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Disclosure of Registrant data should require a court order

  • To: comments-ppsai-initial-05may15@xxxxxxxxx
  • Subject: Disclosure of Registrant data should require a court order
  • From: Joris De Donder <joris@xxxxxxxxxxxxxxxxx>
  • Date: Tue, 07 Jul 2015 01:13:32 +0200


I submit these comments as CEO of a company specializing in online reputation management, someone who has over 15 years experience buying and selling domain names and a worried internet user.

I strongly urge ICANN to reject this proposal to cripple WHOIS Privacy services.

Instead of undermining WHOIS Privacy services, ICANN should strengthen them. Registrant data should only be disclosed in response to a court order or a subpoena issued in the jurisdiction relevant to
the WHOIS Privacy Service Provider .

The history of the WHOIS system has been riddled with abuse. Having your email address published in a public WHOIS record has for many years been a sure fire way to attract spam. And in recent years, not only spammers have been abusing that public data, but identity thieves and other fraudsters have found it to be a treasure trove of information that enables them to conduct more and more sophisticated types of so called (spear)phishing attacks. No wonder literally millions of domain names now have 'anonymized' WHOIS records, a service their registrants obviously value as can be deduced from the fact that these registrants are voluntarily willing to pay for these WHOIS Privacy services.

In addition to having become an essential service to protect oneself against criminal behavior, WHOIS Privacy services can mean the difference between freedom and incarceration or even between life and death. For journalists (both professional and citizen-journalists), social and political activists and many others operating in parts of the world where the Rule of Law is not respected and voicing certain opinions or merely reporting the facts can get a person kidnapped, thrown in jail or killed, the importance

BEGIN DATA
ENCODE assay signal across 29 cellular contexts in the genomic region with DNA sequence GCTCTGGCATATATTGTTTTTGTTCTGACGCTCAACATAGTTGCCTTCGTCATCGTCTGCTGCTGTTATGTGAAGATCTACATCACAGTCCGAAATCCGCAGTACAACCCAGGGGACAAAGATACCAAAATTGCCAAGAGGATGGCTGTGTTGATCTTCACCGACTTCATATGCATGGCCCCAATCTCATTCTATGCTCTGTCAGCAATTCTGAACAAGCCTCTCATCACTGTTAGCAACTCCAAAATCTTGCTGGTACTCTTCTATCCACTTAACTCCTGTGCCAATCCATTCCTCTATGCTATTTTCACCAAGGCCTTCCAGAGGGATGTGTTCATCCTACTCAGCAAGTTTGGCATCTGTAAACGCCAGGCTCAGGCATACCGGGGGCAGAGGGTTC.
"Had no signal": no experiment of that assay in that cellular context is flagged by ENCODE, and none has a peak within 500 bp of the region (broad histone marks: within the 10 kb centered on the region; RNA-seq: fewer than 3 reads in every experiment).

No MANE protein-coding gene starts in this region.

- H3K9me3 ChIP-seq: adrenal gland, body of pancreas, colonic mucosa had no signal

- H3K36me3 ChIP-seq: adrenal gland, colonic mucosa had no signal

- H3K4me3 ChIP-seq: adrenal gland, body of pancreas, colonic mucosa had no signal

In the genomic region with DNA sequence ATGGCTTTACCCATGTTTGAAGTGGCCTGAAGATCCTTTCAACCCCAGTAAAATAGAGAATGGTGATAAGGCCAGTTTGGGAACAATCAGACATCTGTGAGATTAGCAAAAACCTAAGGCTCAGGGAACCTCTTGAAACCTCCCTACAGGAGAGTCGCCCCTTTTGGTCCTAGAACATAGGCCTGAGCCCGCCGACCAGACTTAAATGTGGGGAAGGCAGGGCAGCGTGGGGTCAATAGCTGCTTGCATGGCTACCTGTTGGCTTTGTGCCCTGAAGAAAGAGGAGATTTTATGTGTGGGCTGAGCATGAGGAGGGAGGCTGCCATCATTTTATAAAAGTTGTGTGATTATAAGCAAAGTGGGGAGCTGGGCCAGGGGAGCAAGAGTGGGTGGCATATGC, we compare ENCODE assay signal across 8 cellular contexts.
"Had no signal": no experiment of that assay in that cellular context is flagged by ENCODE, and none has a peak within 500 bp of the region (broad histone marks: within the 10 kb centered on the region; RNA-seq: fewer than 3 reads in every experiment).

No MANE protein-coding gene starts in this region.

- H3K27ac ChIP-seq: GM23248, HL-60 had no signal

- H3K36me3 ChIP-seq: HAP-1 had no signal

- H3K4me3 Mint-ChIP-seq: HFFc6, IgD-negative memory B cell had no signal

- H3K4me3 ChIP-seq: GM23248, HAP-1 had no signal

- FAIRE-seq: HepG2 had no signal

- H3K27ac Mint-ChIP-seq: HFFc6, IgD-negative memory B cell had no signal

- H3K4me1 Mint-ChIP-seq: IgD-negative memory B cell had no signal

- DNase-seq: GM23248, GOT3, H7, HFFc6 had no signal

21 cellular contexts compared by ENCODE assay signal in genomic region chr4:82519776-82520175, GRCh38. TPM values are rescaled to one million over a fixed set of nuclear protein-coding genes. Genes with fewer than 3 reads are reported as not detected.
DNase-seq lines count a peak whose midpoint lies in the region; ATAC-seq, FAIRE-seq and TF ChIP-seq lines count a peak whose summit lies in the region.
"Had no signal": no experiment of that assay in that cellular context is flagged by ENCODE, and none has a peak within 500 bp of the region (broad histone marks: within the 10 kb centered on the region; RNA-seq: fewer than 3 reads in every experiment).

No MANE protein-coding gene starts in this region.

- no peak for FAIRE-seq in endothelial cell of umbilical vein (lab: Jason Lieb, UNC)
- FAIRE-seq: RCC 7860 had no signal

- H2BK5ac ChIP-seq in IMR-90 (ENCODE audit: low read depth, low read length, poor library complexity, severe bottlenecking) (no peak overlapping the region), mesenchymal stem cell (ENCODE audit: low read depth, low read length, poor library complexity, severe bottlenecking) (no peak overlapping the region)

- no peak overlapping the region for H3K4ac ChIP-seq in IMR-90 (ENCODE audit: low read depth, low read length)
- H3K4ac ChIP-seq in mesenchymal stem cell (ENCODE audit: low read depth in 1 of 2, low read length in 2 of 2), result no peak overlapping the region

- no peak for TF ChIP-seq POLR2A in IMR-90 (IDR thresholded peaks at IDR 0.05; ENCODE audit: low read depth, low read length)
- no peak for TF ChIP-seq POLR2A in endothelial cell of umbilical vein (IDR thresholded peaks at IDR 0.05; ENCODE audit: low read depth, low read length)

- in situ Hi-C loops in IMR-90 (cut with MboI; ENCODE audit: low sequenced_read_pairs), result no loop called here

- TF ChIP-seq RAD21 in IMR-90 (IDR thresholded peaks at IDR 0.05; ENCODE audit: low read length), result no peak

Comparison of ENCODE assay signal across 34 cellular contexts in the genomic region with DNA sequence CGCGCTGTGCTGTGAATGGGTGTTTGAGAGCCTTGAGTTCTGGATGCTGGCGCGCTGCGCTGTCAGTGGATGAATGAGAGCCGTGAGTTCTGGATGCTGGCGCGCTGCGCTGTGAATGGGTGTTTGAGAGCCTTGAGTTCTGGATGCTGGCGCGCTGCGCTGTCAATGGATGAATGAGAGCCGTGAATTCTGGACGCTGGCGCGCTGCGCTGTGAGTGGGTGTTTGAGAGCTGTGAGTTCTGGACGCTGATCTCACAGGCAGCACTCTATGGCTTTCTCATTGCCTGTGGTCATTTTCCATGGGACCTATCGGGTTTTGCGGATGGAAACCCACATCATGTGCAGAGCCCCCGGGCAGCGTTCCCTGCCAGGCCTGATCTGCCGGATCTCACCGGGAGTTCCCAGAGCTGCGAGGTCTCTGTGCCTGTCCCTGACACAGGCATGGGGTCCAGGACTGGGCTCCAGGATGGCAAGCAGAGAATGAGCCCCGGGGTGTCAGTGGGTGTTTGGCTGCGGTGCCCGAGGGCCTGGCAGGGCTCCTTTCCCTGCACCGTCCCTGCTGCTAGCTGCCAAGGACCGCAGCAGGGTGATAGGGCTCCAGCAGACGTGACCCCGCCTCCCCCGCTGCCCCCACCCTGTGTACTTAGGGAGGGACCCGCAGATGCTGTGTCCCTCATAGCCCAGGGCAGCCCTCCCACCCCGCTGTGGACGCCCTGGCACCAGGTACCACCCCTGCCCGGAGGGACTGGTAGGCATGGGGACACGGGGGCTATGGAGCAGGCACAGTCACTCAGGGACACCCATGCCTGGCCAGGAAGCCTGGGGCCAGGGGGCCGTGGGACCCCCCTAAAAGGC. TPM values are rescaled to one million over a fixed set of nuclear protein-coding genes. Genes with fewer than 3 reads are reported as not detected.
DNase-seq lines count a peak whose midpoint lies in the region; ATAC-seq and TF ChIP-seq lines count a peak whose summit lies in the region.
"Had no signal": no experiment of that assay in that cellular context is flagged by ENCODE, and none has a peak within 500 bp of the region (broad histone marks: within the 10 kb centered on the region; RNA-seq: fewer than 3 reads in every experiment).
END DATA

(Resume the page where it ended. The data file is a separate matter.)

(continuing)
of WHOIS Privacy services cannot be underestimated.

By adopting the WHOIS system, a problem was created. For millions of domain registrants the use of WHOIS Privacy services is a way to fix this problem. The types of changes now being considered to WHOIS Privacy requirements would undermine and essentially eliminate this fix.

The changes being considered to WHOIS Privacy requirements would allegedly help fight copyright infringement by supposedly making it easier for copyright holders to track down the culprits. History and experience teach us otherwise. Criminals typically do not use their own names and addresses when registering domain names (Despite the existence of the "WHOIS Accuracy Program" which has turned out to be the cause of a whole new set of problems). Therefor undermining WHOIS Privacy services, as ICANN is now considering doing, will not bring copyright holders or their agents any step
closer to identifying those violating their copyrights.

Again, I strongly urge ICANN to reject this proposal that would make the Internet less safe.

Thank you,
Joris De Donder
Digital Defense, GCV.

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